Fannie and Freddie conquer a bit more of the real estate world

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A mere three years ago, the nation’s two great government-created, privately owned, politically well-connected buyers of home mortgages, Fannie Mae and Freddie Mac, were in disrepute. They’d both been buffeted by massive accounting scandals. Their CEOs had resigned in disgrace. Congress was talking about significantly reining in their powers.

So what’s happening now? Congress approved a big, if temporary increase in the size of loans Fannie and Freddie can buy as part of its economic stimulus package (and don’t be surprised if it eventually becomes permanent). And today the Office of Federal Housing Enterprise Oversight, announced that it was going to remove caps on loan portfolio growth at the two companies that had been imposed in the wake of the accounting mess.

In short, official Washington has decided to give Fannie and Freddie substantially more sway over the nation’s mortgage markets than they had before. Why’s that? Because Fannie and Freddie are about the only people left who are willing (maybe able is the better word) to finance mortgages at less-than-punitive interest rates. For years many on Wall Street and some in Washington had been arguing that the growth of markets in securitized mortgages made F&F superfluous. They don’t look so superfluous now.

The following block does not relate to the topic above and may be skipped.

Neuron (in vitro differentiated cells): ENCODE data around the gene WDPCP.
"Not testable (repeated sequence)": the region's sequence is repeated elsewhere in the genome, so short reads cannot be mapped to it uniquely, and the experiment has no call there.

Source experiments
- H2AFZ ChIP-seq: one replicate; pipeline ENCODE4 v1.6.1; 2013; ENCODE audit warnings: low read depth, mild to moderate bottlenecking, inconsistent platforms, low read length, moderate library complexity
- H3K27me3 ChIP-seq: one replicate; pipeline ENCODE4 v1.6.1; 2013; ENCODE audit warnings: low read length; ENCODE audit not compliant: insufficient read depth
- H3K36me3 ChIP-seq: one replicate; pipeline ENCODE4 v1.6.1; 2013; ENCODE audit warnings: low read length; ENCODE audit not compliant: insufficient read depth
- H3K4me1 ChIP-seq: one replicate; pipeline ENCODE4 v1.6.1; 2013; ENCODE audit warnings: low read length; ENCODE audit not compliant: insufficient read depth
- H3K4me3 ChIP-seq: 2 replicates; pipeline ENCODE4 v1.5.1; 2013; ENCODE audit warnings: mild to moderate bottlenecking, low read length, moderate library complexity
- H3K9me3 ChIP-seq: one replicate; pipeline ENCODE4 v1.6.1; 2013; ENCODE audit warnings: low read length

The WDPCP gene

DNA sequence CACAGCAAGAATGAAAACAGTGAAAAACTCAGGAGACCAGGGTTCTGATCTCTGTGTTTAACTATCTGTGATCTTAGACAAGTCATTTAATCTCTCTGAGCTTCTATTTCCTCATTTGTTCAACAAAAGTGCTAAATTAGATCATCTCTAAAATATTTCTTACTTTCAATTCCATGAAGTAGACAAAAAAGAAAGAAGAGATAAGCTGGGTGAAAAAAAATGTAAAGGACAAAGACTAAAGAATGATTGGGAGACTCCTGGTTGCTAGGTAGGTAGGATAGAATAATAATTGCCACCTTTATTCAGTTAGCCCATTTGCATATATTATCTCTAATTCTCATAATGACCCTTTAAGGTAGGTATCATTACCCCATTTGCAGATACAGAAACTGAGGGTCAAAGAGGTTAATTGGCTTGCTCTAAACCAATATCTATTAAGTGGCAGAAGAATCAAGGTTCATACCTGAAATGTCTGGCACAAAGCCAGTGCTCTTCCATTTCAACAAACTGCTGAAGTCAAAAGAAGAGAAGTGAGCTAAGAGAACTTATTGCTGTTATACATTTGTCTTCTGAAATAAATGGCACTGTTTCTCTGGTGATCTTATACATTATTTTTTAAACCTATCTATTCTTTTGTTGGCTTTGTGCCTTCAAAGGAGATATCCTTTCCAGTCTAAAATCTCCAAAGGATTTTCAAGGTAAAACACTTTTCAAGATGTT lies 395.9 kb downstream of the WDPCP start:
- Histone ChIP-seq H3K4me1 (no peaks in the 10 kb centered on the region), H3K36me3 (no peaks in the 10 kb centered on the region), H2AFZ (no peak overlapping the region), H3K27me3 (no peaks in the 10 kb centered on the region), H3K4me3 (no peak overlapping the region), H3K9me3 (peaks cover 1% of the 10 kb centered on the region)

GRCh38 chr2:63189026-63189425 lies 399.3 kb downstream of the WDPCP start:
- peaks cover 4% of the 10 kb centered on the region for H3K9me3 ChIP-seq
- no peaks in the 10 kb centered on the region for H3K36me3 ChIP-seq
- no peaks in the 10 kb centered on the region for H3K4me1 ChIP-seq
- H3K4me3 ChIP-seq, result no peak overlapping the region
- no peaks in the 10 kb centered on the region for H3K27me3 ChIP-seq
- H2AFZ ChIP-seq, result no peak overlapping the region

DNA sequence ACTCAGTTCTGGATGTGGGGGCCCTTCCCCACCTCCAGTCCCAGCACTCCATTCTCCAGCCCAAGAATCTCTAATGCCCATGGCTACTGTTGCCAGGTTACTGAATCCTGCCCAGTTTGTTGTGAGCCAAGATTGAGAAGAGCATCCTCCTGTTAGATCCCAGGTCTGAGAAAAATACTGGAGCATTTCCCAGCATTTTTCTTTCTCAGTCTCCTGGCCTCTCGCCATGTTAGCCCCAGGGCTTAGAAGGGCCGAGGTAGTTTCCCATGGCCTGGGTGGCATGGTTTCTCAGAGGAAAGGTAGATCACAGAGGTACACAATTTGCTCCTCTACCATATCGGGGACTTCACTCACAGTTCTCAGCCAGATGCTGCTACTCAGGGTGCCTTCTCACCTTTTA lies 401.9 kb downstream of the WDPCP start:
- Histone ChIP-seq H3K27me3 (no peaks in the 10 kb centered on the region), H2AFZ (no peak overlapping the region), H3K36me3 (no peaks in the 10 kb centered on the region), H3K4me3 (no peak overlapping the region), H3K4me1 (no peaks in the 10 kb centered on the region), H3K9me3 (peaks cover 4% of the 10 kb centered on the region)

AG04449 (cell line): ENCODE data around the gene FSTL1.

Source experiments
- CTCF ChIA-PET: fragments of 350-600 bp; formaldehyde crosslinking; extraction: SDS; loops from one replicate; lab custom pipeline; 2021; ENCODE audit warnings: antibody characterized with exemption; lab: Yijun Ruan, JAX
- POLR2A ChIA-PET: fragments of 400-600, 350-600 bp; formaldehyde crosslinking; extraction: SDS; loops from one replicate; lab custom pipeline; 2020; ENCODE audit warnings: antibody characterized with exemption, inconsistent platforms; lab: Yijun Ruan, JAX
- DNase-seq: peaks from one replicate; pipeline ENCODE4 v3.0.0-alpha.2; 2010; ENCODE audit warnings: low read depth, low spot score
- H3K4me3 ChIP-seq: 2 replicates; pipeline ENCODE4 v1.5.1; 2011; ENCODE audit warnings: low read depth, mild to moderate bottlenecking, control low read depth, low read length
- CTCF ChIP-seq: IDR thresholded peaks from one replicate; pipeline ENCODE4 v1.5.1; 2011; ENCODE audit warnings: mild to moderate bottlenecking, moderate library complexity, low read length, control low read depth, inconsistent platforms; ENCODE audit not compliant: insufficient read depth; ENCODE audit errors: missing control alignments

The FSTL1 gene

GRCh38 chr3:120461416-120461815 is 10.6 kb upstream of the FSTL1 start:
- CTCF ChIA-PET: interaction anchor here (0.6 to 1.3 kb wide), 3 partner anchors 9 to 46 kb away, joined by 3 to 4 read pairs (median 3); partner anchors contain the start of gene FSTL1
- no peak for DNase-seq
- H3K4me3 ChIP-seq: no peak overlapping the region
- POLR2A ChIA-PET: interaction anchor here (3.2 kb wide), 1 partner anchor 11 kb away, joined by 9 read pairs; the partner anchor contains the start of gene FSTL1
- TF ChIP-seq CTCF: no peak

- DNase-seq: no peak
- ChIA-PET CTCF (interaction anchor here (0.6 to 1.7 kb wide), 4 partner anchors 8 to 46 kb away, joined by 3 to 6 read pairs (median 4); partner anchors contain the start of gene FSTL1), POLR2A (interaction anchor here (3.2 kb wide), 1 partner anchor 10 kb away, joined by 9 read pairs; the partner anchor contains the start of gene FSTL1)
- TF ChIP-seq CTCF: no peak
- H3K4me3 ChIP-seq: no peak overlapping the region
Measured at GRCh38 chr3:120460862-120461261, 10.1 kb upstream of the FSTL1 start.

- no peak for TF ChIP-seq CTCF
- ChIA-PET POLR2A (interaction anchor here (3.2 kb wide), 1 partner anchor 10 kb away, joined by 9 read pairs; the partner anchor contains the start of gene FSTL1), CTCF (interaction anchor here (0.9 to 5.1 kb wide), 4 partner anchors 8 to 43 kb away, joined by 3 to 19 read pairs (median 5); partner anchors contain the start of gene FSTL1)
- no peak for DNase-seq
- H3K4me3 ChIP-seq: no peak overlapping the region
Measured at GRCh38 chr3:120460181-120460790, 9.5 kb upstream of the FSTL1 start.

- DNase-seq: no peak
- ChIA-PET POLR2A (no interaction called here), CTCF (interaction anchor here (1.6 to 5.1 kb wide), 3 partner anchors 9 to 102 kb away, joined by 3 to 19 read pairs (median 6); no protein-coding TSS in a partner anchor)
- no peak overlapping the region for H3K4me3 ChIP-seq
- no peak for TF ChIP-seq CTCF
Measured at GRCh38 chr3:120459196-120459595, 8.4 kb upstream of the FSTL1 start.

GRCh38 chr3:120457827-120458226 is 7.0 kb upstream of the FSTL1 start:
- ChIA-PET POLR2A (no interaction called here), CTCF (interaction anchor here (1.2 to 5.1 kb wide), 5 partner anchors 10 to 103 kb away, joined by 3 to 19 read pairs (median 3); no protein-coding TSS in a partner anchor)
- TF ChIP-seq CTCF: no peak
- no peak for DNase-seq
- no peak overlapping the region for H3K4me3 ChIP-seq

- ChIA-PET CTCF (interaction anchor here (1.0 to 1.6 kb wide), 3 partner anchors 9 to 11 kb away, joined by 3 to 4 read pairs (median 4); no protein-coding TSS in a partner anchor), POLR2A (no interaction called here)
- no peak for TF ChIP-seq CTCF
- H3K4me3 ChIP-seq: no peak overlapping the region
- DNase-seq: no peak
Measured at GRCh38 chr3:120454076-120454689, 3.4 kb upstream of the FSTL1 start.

Fannie and Freddie are able to remain largely unaffected by the craziness roiling mortgage markets because of the assumption among investors that, if too many of the loans they bought went bad, taxpayers would bail them out. It says explicitly on Fannie’s and Freddie’s debt securities that they aren’t guaranteed by the U.S. government, but belief in what’s called the implicit guarantee keeps their financing costs low.

Nothing comes for free, though. In the mid-1990s, the Congressional Budget Office estimated that the implicit guarantee was worth about $6.5 billion a year to Fannie and Freddie. It’s probably several times that now. Who pays for it? I guess it’s spread among the taxpayers who would bear some of the cost of a hypothetical Fannie/Freddie bailout, and the holders of Treasury bonds and other assets that would lose value if the government just printed lots of money to fix the problem.

Is this a good deal for those of us who don’t own Fannie or Freddie shares? I used to think it wasn’t. Now I’m not so sure.